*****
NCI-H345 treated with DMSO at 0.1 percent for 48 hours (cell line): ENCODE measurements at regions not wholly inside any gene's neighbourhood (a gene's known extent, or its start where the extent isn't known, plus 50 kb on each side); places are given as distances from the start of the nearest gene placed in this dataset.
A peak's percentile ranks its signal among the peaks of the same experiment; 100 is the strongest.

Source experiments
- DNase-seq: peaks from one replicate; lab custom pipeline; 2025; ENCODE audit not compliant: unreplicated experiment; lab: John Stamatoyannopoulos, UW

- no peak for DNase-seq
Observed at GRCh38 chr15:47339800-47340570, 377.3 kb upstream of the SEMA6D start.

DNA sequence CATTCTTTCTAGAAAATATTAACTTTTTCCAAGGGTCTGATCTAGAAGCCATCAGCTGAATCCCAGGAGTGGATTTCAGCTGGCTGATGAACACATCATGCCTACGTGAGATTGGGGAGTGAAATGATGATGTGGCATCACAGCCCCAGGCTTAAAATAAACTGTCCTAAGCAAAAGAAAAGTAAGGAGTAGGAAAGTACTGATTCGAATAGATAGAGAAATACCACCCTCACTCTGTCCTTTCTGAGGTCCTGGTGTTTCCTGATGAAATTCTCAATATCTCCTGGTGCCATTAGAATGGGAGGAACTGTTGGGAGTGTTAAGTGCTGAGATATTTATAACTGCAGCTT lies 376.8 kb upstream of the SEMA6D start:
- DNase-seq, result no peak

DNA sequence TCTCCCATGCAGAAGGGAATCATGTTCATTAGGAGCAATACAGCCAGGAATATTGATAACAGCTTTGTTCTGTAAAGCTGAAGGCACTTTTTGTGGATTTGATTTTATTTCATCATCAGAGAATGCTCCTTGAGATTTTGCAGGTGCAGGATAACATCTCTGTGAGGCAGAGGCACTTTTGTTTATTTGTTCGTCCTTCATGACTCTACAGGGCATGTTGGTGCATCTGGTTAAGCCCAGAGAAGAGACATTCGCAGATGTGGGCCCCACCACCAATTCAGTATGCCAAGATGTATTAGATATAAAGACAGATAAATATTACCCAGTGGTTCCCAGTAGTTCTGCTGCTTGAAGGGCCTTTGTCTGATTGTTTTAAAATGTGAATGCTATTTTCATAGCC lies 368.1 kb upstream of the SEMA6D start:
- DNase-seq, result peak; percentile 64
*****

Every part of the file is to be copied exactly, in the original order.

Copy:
NCI-H345 treated with DMSO at 0.1 percent for 48 hours (cell line): ENCODE measurements at regions not wholly inside any gene's neighbourhood (a gene's known extent, or its start where the extent isn't known, plus 50 kb on each side); places are given as distances from the start of the nearest gene placed in this dataset.
A peak's percentile ranks its signal among the peaks of the same experiment; 100 is the strongest.

Source experiments
- DNase-seq: peaks from one replicate; lab custom pipeline; 2025; ENCODE audit not compliant: unreplicated experiment; lab: John Stamatoyannopoulos, UW

- no peak for DNase-seq
Observed at GRCh38 chr15:47339800-47340570, 377.3 kb upstream of the SEMA6D start.

DNA sequence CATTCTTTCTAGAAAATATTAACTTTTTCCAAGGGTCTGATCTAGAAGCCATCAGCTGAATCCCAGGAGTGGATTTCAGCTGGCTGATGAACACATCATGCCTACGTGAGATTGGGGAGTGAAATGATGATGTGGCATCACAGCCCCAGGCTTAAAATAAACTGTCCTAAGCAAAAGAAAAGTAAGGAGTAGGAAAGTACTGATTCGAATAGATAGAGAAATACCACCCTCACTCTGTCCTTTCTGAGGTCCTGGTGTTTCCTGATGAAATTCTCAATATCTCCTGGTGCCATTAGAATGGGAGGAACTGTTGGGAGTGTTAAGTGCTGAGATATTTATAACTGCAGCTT lies 376.8 kb upstream of the SEMA6D start:
- DNase-seq, result no peak

DNA sequence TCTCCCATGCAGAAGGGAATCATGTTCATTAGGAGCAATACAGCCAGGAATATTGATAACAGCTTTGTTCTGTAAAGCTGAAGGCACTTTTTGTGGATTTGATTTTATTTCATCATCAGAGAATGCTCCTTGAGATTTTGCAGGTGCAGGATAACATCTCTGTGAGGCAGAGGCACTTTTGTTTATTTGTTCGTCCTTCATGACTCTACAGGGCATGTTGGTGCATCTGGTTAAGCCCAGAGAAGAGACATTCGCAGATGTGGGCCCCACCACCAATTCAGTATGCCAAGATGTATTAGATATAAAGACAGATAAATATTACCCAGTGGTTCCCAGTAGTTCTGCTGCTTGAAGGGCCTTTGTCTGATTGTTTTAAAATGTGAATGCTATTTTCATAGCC lies 368.1 kb upstream of the SEMA6D start:
- DNase-seq, result peak; percentile 64